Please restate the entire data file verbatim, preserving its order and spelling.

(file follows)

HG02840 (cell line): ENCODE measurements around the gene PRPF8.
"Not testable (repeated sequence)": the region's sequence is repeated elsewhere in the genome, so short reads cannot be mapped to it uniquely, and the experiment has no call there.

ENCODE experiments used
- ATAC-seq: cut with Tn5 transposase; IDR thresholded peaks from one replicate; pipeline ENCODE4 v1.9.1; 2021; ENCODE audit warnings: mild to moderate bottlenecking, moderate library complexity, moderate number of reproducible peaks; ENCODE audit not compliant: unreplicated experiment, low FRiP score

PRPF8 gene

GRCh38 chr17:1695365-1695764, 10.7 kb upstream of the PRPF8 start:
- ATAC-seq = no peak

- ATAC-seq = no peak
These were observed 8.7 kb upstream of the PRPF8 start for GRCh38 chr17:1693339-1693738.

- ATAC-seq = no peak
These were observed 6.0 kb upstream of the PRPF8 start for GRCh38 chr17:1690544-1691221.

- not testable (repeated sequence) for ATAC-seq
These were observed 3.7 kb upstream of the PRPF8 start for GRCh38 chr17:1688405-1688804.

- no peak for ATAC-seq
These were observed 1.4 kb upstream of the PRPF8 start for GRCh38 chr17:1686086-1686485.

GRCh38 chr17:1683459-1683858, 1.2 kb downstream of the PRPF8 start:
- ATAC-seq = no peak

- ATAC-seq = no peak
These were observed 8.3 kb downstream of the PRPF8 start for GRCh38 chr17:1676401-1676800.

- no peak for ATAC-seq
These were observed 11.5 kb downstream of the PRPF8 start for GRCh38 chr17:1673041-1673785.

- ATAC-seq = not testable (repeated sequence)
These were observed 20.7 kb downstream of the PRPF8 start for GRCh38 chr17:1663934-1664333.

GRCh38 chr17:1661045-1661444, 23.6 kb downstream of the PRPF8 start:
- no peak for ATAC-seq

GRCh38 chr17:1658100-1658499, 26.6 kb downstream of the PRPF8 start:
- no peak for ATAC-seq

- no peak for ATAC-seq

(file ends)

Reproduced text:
HG02840 (cell line): ENCODE measurements around the gene PRPF8.
"Not testable (repeated sequence)": the region's sequence is repeated elsewhere in the genome, so short reads cannot be mapped to it uniquely, and the experiment has no call there.

ENCODE experiments used
- ATAC-seq: cut with Tn5 transposase; IDR thresholded peaks from one replicate; pipeline ENCODE4 v1.9.1; 2021; ENCODE audit warnings: mild to moderate bottlenecking, moderate library complexity, moderate number of reproducible peaks; ENCODE audit not compliant: unreplicated experiment, low FRiP score

PRPF8 gene

GRCh38 chr17:1695365-1695764, 10.7 kb upstream of the PRPF8 start:
- ATAC-seq = no peak

- ATAC-seq = no peak
These were observed 8.7 kb upstream of the PRPF8 start for GRCh38 chr17:1693339-1693738.

- ATAC-seq = no peak
These were observed 6.0 kb upstream of the PRPF8 start for GRCh38 chr17:1690544-1691221.

- not testable (repeated sequence) for ATAC-seq
These were observed 3.7 kb upstream of the PRPF8 start for GRCh38 chr17:1688405-1688804.

- no peak for ATAC-seq
These were observed 1.4 kb upstream of the PRPF8 start for GRCh38 chr17:1686086-1686485.

GRCh38 chr17:1683459-1683858, 1.2 kb downstream of the PRPF8 start:
- ATAC-seq = no peak

- ATAC-seq = no peak
These were observed 8.3 kb downstream of the PRPF8 start for GRCh38 chr17:1676401-1676800.

- no peak for ATAC-seq
These were observed 11.5 kb downstream of the PRPF8 start for GRCh38 chr17:1673041-1673785.

- ATAC-seq = not testable (repeated sequence)
These were observed 20.7 kb downstream of the PRPF8 start for GRCh38 chr17:1663934-1664333.

GRCh38 chr17:1661045-1661444, 23.6 kb downstream of the PRPF8 start:
- no peak for ATAC-seq

GRCh38 chr17:1658100-1658499, 26.6 kb downstream of the PRPF8 start:
- no peak for ATAC-seq

- no peak for ATAC-seq